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Written language to be specific. Writing allows a group as a whole to benefit from the most intelligent and wise among them, in a way that speaking does not.
As far as not being biological, civilization definitely affected the evolution of those groups living in it. Mating rights by virtue of brute force became much less prevalent, other traits such as intelligence and social manipulation became much more important. But brute force will still have its place for the foreseeable future.
It is the low iq groups of people who were mostly isolated from 10,000 years of civilization. That is not coincidence.
 

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I think humans are knowledgeable but not very wise. I think civilization developed as a natural consequence of the things that have been mentioned (brains, hands, writing), and some of the features of civilization might seem wise (e.g., peaceful coexistence with others). But most individuals are not wise and will act terribly if given half a chance, or if civilization wills it by getting involved in a war or through institutionalized racism, etc.

If we're better than other animals (which I tend to doubt), it's because of our ability to feel complex emotions, to manage those emotions, and to override our emotions when necessary.

My ISTP boyfriend thinks that mankind was meant to colonize the universe--and that the universe was meant to be colonized by mankind--and he looks forward to the day when we are able to clone people, halt aging in its tracks, and so on. This is one area where he and I really differ. I think humanity needs to be reined in, and that the universe would be better off without us. Many animal species eat other species, and many animals are cruel to others of their own kind. And humans are just smart enough to be the worst of the bunch.
 

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Language is important because of the aggregation of concepts and the capacity to form new concepts through communication. How else do concepts form? Where and how do concepts take place? (I don't entirely know the answer to either of these questions)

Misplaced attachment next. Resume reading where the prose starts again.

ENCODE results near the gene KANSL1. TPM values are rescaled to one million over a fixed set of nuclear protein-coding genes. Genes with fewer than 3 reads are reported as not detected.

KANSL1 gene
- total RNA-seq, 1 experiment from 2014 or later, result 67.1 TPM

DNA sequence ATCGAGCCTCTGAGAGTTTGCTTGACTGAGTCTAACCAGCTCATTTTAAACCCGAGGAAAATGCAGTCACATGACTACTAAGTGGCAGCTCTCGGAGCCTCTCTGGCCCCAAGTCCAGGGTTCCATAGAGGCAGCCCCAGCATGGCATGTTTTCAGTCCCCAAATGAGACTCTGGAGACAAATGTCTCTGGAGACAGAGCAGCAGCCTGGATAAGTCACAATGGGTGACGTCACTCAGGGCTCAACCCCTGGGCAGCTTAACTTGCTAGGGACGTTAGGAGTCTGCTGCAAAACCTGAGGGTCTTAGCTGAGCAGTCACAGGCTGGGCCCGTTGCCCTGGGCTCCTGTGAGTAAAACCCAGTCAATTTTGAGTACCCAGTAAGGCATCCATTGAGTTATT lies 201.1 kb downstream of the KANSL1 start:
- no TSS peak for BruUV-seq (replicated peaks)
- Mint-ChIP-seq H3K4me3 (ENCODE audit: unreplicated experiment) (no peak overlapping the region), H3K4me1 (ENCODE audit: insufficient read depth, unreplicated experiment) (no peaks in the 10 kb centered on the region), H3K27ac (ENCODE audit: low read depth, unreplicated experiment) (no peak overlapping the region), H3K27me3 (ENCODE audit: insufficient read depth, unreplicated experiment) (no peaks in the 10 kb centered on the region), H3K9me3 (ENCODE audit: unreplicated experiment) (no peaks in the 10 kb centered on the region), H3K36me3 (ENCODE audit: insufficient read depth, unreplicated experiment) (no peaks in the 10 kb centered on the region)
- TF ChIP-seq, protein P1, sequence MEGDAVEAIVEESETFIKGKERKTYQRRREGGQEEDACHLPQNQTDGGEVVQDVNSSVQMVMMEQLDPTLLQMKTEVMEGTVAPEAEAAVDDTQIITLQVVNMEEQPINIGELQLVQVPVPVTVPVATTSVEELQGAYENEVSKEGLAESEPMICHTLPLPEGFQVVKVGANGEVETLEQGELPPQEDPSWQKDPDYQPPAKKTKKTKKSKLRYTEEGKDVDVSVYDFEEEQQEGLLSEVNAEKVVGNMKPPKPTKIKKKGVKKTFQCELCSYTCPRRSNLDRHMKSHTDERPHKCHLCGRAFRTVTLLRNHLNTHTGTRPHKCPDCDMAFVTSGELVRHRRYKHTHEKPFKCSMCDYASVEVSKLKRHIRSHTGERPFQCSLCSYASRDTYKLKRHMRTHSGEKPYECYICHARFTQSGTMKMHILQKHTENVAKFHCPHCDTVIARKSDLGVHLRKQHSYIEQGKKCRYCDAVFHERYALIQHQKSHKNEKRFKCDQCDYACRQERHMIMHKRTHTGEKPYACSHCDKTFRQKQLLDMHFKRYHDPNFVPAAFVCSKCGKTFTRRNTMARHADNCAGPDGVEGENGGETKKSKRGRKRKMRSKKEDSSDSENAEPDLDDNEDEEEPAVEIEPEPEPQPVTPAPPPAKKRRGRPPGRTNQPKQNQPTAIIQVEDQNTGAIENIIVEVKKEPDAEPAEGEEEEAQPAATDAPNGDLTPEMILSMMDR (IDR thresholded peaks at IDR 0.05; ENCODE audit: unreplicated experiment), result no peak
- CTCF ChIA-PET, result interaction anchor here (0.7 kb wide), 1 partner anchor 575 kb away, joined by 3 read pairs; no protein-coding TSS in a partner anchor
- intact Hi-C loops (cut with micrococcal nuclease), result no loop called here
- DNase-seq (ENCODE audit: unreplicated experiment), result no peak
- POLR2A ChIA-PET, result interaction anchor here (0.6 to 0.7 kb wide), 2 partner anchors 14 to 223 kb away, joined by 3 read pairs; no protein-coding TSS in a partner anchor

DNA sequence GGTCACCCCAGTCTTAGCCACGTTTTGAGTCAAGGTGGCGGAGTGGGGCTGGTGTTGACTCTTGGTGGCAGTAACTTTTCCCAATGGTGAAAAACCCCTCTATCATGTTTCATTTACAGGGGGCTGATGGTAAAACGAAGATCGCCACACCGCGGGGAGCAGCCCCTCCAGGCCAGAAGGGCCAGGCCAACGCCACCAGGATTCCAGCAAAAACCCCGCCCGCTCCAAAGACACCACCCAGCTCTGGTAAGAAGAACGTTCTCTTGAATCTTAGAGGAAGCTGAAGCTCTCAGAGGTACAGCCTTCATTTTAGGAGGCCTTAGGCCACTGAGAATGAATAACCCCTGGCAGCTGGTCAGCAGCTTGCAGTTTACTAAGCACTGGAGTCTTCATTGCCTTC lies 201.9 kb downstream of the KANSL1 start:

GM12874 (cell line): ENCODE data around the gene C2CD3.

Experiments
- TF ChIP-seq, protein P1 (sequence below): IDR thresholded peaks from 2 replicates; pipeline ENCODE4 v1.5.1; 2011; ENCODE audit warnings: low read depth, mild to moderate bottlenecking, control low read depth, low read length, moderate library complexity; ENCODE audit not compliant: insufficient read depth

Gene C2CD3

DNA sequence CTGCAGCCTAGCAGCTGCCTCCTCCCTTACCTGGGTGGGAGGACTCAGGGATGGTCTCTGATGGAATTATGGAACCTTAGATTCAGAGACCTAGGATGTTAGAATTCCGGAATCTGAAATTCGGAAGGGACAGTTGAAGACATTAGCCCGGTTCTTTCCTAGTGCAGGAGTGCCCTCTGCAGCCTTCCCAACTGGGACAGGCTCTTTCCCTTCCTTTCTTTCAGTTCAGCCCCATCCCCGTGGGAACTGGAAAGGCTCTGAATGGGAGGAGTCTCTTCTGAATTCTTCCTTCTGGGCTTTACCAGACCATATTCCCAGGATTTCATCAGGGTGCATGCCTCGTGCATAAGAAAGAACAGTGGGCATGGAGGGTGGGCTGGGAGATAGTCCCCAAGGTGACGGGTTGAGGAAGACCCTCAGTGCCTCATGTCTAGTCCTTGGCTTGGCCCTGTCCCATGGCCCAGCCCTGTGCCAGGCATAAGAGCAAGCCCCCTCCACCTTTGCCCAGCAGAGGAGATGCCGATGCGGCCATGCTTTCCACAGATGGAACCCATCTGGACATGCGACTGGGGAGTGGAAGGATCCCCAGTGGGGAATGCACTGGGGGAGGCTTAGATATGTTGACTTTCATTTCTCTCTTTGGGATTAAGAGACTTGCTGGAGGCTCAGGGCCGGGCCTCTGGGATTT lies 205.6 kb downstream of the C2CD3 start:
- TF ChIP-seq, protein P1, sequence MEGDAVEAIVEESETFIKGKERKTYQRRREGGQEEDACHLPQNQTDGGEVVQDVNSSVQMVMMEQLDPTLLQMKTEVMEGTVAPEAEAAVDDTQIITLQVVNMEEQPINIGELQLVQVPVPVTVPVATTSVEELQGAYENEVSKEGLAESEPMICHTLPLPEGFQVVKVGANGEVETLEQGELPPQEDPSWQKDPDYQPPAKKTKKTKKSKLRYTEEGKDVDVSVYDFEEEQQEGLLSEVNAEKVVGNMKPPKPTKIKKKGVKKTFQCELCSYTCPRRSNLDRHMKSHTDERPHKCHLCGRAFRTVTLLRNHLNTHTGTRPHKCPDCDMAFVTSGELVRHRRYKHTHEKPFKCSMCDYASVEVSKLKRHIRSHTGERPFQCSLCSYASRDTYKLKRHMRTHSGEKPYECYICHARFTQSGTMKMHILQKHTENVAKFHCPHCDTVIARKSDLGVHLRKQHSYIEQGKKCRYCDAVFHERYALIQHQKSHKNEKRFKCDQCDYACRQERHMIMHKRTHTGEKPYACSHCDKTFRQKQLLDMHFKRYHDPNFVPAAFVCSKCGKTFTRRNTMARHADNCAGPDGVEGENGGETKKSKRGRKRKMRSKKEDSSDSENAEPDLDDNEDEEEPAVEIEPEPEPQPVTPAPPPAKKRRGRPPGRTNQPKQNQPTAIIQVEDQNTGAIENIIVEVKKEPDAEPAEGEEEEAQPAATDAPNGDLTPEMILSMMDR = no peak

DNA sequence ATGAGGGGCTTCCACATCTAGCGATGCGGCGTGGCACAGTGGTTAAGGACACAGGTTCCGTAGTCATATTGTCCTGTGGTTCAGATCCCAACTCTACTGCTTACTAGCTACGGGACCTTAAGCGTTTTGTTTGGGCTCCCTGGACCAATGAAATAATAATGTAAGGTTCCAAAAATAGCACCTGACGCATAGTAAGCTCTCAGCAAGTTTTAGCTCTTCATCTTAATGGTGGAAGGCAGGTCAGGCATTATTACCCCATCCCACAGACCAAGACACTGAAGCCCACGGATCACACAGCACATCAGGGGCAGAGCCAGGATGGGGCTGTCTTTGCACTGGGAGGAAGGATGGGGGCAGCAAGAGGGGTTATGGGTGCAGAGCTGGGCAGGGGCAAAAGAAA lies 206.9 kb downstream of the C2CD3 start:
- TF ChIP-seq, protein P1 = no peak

In a sense this is a lot like describing wisdom - after all it is made up of "successful" concepts. After all language does take place with other animals on some level (I believe).

Mental evolution is a difficult thing to pin down clearly in comparison to physical evolution. With Darwinism you have just some successful mutation that becomes prevalent once every other version can't keep up. I think that takes place with psychology/"sensory field navigation / looping" only to a certain extent because there isn't a 1 to 1 correspondence between physical cause and effect and mental states. That is, mental states are kind of like a complicated "eddie flow" in the "river" that is external cause and effect existence. Of course even the natural selection model isn't the most advanced and clear model of evolution, but on a basic level you get the idea.

Wisdom may be more "naturally selective" though in terms of culture and which concepts win out in the long run. There seems to be an arms race for successful concepts in this regard... but what I really wonder is what mental states actually do become automatic and how do they become automatic. For instance, what if over time a highly regarded concept in todays time becomes so straight forward and natural that eventually the idea behind it never surfaces. Instead, all that matters is what it ultimately achieves so that it becomes some rote automatic formation of our neural circuitry. In this sense, what if future humanity and "soul" (that is the "mind" part of mind-body... or "existential emphasis" as apposed to "Positivist emphasis") ultimately falls prey to natural selection and is tantamount to being nothing more than a successful appendage?